Use visual aids: For children with visual sensory sensitivities, using sunglasses or a hat with a brim can help to reduce the impact of the bright lights. You can also bring along a small flashlight or glow sticks for your child to use as a distraction during the display.

Take breaks: If your child becomes overwhelmed and overstimulated, take a break and move to a quieter area. You can also try to distract them with an activity they enjoy or give them a hug or deep pressure massage.

Consider alternatives: If your child is not comfortable with going to the fireworks, consider alternatives such as watching a video on YouTube or creating your own fireworks with glow sticks or sparklers at home.

Prepare your child for the fireworks, explain to them ahead of time what to expect, including the sounds, lights, and smells. Use words they can understand, provide visuals if needed. This will help them feel more in control and less anxious about the unknown.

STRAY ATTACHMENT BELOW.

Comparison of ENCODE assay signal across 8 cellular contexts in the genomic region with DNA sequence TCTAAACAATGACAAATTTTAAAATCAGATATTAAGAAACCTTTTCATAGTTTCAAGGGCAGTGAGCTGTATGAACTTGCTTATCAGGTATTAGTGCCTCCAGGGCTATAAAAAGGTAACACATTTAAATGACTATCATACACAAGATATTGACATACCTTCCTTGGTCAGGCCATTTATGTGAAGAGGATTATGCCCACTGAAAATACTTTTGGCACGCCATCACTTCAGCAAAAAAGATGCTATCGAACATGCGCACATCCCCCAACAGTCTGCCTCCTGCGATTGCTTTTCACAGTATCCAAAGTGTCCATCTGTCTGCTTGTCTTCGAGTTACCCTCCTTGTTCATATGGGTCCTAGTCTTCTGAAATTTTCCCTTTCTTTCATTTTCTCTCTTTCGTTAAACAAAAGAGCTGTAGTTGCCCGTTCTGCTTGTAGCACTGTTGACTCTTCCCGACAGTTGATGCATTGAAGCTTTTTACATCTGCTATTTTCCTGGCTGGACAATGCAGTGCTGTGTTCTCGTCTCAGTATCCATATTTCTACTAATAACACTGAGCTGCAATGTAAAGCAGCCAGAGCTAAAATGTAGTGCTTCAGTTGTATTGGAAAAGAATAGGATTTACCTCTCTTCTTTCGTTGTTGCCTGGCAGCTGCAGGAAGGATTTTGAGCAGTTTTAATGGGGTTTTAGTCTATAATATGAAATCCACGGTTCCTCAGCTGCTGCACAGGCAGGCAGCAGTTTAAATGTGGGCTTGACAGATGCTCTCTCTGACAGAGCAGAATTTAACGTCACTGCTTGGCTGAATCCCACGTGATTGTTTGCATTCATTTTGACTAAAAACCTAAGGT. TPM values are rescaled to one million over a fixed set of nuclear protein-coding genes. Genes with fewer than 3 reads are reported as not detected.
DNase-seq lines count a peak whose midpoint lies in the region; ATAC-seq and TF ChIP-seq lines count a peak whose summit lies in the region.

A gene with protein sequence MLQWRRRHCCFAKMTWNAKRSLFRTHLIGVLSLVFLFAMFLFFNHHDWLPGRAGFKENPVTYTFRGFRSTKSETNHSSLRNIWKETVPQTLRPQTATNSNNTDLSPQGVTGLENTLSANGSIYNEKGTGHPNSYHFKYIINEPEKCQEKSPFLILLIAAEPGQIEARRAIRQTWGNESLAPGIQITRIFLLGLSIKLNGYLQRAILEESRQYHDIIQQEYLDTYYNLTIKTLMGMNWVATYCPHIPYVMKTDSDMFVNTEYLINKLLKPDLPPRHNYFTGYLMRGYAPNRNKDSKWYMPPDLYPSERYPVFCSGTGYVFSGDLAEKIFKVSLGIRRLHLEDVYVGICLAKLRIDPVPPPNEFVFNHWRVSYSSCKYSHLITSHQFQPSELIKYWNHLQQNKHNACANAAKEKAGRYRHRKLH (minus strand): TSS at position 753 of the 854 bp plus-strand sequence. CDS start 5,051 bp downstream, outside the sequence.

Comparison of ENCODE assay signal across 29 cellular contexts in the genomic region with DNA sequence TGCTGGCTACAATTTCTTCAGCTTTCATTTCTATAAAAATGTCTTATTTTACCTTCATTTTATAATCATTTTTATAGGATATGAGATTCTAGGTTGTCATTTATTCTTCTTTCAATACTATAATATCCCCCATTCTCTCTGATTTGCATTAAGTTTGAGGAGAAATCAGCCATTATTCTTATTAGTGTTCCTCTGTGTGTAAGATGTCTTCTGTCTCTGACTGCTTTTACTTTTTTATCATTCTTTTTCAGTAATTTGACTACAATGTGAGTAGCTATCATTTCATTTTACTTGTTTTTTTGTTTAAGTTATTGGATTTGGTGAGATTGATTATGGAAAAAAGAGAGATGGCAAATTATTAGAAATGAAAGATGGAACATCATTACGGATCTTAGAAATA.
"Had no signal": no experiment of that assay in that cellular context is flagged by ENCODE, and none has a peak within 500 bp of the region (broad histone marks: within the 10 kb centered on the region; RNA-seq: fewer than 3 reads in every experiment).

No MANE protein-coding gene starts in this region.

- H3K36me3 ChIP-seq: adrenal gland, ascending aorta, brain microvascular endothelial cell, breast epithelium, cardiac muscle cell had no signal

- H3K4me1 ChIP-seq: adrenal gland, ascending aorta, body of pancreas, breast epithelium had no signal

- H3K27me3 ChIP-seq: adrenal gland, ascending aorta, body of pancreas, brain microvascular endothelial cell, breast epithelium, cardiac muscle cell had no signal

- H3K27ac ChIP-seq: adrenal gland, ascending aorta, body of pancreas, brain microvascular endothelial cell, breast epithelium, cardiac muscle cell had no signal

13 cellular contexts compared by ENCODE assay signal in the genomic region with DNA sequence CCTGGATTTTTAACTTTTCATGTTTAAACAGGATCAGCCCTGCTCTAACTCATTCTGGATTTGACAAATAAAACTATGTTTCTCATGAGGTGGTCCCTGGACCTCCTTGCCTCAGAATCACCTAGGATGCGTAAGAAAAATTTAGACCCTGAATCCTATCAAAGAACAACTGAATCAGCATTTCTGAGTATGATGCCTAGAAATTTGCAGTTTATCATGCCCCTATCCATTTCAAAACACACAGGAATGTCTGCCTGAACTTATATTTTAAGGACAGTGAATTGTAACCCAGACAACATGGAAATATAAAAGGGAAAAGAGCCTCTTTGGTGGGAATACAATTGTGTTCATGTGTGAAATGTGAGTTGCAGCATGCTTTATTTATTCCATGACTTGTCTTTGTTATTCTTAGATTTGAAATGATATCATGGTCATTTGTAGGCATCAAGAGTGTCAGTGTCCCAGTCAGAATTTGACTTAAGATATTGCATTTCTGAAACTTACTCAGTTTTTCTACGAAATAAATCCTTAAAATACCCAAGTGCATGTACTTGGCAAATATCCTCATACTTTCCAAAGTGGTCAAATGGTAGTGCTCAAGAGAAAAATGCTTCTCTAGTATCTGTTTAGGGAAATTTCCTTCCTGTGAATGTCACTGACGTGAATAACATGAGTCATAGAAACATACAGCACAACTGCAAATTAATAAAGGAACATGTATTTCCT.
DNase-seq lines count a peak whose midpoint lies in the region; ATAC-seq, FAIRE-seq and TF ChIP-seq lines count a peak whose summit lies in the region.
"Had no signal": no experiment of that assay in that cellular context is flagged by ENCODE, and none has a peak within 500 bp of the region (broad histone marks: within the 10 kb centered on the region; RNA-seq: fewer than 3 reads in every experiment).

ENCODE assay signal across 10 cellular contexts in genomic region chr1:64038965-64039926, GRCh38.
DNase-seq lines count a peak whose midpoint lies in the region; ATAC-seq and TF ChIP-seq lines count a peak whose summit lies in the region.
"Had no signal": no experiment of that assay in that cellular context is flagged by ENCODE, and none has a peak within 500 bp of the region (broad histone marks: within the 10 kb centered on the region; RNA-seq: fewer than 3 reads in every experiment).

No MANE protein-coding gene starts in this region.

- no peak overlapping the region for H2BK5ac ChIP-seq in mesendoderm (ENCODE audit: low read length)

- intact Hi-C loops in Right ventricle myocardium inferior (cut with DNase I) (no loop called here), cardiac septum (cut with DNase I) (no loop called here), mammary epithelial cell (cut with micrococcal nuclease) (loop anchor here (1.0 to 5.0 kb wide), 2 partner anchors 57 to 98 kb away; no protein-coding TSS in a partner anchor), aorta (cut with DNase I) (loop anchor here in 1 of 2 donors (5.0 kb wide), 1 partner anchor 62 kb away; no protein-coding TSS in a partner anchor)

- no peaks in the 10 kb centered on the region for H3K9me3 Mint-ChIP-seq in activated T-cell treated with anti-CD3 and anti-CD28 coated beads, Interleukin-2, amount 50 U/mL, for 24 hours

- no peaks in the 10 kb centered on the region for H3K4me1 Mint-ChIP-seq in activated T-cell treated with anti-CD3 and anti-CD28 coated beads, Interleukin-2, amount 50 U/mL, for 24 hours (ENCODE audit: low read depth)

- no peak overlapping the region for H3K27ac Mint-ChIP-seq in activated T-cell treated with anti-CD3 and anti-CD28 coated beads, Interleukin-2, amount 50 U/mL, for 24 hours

Watch a videos of fireworks beforehand. This can desensitize children to the sights and sounds, making it less overwhelming on the actual day. You can also create a countdown for the fireworks display so they know when to expect the loud noises and prepare for them.

Always keep in mind that, if your child is not enjoying the fireworks, it is okay to leave, take a break, or find quiet activities for them to do while the fireworks are happening.

Fireworks can be a beautiful and exciting experience for many, but it is so important to understand and accommodate those who may have sensory challenges.

1. Prepare your kiddos ahead of time what to expect.

2. Noise cancelling headphones 

3. iPod or MP3 player with favorite music. 

4. Take some kids ear plugs 

5. Reading books about fireworks to prepare them.

6. Sunglasses 

7. Being held and hugged tightly. 

8. Practice with a couple small fireworks at home. 

9. Don't watch them too close, watch them from a  distance.